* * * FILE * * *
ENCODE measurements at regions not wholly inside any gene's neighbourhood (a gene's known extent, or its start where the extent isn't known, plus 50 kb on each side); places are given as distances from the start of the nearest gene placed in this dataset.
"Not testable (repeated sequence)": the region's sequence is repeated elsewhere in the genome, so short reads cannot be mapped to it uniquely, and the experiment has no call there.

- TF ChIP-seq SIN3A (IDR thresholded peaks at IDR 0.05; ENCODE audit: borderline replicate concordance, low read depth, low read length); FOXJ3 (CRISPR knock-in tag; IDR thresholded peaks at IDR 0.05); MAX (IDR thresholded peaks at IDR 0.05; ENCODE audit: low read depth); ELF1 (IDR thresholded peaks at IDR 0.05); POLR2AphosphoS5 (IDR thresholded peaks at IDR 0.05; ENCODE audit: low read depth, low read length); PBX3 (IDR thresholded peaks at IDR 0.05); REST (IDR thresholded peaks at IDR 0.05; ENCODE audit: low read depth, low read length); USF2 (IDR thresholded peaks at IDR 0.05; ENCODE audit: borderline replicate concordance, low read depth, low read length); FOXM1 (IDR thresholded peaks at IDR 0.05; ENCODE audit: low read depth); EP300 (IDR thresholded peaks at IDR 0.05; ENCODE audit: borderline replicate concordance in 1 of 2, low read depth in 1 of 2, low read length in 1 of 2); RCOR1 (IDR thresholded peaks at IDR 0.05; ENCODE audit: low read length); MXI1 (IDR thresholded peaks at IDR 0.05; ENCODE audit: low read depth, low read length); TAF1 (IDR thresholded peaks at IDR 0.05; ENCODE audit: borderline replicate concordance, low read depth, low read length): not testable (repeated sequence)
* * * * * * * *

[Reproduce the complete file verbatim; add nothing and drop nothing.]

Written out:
ENCODE measurements at regions not wholly inside any gene's neighbourhood (a gene's known extent, or its start where the extent isn't known, plus 50 kb on each side); places are given as distances from the start of the nearest gene placed in this dataset.
"Not testable (repeated sequence)": the region's sequence is repeated elsewhere in the genome, so short reads cannot be mapped to it uniquely, and the experiment has no call there.

- TF ChIP-seq SIN3A (IDR thresholded peaks at IDR 0.05; ENCODE audit: borderline replicate concordance, low read depth, low read length); FOXJ3 (CRISPR knock-in tag; IDR thresholded peaks at IDR 0.05); MAX (IDR thresholded peaks at IDR 0.05; ENCODE audit: low read depth); ELF1 (IDR thresholded peaks at IDR 0.05); POLR2AphosphoS5 (IDR thresholded peaks at IDR 0.05; ENCODE audit: low read depth, low read length); PBX3 (IDR thresholded peaks at IDR 0.05); REST (IDR thresholded peaks at IDR 0.05; ENCODE audit: low read depth, low read length); USF2 (IDR thresholded peaks at IDR 0.05; ENCODE audit: borderline replicate concordance, low read depth, low read length); FOXM1 (IDR thresholded peaks at IDR 0.05; ENCODE audit: low read depth); EP300 (IDR thresholded peaks at IDR 0.05; ENCODE audit: borderline replicate concordance in 1 of 2, low read depth in 1 of 2, low read length in 1 of 2); RCOR1 (IDR thresholded peaks at IDR 0.05; ENCODE audit: low read length); MXI1 (IDR thresholded peaks at IDR 0.05; ENCODE audit: low read depth, low read length); TAF1 (IDR thresholded peaks at IDR 0.05; ENCODE audit: borderline replicate concordance, low read depth, low read length): not testable (repeated sequence)